HDF5 (Hierarchical Data Format) allows to store large amounts of data fast. Many scientists use HDF5 for numerical data. Multidimensional arrays and database-like tables can be nested. This makes HDF5 useful for other user groups such as people working with image data.
The main objective of HDF5 is the storage of data in the GB and TB range. A HDF5 file has a hierarchical structure with groups and sub-groups similar to file system with directories and sub-directories. The analogy to files are homogeneous, multidimensional arrays or database-like tables. The hierarchical structure uses B-trees that may span several files.
HDF5 comes with compression options that allow a compact data storage. Therefore, write and read rates can be faster than the maximum rate of the hard drive compared to the stored data.
Users from scientific and technical fields like to use HDF5. It has proven valuable for a variety of applications. The speed is often considerably higher than that of user defined binary formats. HDF5 is very attractive because its storage capacity is practically unlimited and the data access is very convenient. In addition, there are many tools that help visualize and interpret data stored in HDF5 files.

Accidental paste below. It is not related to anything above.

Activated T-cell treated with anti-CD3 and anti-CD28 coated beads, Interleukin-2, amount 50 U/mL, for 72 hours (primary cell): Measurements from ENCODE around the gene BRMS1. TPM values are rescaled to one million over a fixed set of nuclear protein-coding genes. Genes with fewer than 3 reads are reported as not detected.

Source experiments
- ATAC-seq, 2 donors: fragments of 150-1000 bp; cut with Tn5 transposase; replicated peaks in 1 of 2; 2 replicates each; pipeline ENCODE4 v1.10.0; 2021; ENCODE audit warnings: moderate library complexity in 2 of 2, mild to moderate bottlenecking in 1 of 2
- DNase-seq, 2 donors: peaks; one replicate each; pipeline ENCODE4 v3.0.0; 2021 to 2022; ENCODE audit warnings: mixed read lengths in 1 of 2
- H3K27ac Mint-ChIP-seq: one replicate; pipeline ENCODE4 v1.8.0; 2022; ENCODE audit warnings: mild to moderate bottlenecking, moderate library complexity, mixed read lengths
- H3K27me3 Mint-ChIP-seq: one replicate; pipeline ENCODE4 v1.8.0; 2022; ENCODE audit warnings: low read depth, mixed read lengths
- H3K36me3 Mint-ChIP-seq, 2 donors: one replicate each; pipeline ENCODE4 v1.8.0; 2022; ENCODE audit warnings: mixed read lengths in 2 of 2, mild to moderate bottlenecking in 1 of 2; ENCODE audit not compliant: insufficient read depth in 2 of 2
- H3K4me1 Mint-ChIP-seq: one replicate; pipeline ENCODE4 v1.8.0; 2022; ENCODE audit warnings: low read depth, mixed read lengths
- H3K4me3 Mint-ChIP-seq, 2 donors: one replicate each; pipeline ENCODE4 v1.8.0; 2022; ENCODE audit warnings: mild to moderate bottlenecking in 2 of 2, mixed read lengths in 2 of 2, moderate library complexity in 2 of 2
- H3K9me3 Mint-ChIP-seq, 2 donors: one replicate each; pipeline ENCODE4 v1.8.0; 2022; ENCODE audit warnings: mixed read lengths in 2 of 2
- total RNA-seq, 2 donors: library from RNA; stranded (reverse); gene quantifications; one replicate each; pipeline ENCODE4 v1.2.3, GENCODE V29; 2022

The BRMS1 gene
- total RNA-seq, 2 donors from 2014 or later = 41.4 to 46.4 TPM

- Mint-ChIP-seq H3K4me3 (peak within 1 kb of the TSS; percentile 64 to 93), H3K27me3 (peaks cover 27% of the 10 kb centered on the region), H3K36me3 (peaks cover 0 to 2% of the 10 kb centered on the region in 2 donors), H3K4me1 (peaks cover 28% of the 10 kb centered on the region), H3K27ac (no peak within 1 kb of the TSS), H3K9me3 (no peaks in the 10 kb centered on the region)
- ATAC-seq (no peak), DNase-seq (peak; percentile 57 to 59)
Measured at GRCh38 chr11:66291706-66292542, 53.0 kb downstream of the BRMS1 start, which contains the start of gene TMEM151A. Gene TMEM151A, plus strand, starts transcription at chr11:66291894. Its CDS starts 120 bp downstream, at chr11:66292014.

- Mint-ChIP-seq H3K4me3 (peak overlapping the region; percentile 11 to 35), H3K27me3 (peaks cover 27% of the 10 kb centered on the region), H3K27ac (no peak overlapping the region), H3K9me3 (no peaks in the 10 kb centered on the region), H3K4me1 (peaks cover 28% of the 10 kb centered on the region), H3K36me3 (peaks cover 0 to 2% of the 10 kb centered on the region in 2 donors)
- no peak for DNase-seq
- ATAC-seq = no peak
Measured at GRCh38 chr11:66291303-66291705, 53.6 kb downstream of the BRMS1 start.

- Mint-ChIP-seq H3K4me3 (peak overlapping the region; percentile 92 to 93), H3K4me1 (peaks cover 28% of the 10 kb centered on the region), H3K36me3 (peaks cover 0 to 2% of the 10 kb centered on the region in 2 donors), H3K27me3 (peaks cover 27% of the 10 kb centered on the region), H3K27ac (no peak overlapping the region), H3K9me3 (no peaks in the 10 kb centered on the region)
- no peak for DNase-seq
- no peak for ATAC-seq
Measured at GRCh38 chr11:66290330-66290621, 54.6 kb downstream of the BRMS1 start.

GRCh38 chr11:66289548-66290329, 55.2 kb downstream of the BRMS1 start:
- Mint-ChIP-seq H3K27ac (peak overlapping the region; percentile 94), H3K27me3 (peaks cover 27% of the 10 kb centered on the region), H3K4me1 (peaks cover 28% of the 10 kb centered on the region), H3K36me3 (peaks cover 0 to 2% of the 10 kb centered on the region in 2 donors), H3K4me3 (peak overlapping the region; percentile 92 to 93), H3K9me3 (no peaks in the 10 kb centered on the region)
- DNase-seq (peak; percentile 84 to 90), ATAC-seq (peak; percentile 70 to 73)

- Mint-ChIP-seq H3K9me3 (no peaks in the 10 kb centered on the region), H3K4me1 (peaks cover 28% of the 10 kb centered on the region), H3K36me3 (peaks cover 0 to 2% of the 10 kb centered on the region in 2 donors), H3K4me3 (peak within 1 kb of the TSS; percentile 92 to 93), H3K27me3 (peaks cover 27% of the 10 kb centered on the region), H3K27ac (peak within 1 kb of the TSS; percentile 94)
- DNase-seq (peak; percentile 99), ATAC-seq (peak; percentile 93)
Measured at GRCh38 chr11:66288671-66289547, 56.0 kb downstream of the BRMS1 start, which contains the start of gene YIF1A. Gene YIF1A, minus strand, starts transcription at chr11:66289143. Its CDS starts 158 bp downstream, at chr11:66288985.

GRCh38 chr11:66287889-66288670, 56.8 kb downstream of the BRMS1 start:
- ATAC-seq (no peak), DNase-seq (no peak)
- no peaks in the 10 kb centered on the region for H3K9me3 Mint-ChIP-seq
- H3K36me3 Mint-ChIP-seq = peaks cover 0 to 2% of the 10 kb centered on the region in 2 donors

HDF5 can be interesting not only for scientific application. Multidimensional arrays can be stored in tables. This opens new possibilities for an efficient and easy storage of image data including indexing. Another application could be platform independent virtual file systems based on HDF5.
There are HDF5 libraries for different programming languages such as C, C++ and Fortran. There are two libraries for Python:
This presentation gives examples for how to work with both libraries. Python programs for reading and writing HDF5 data are typically multiple times shorter than their counterparts in C or Fortran. Combining the elegance of Python with the extraordinary speed of HDF5 makes programming as well as program execution highly effective.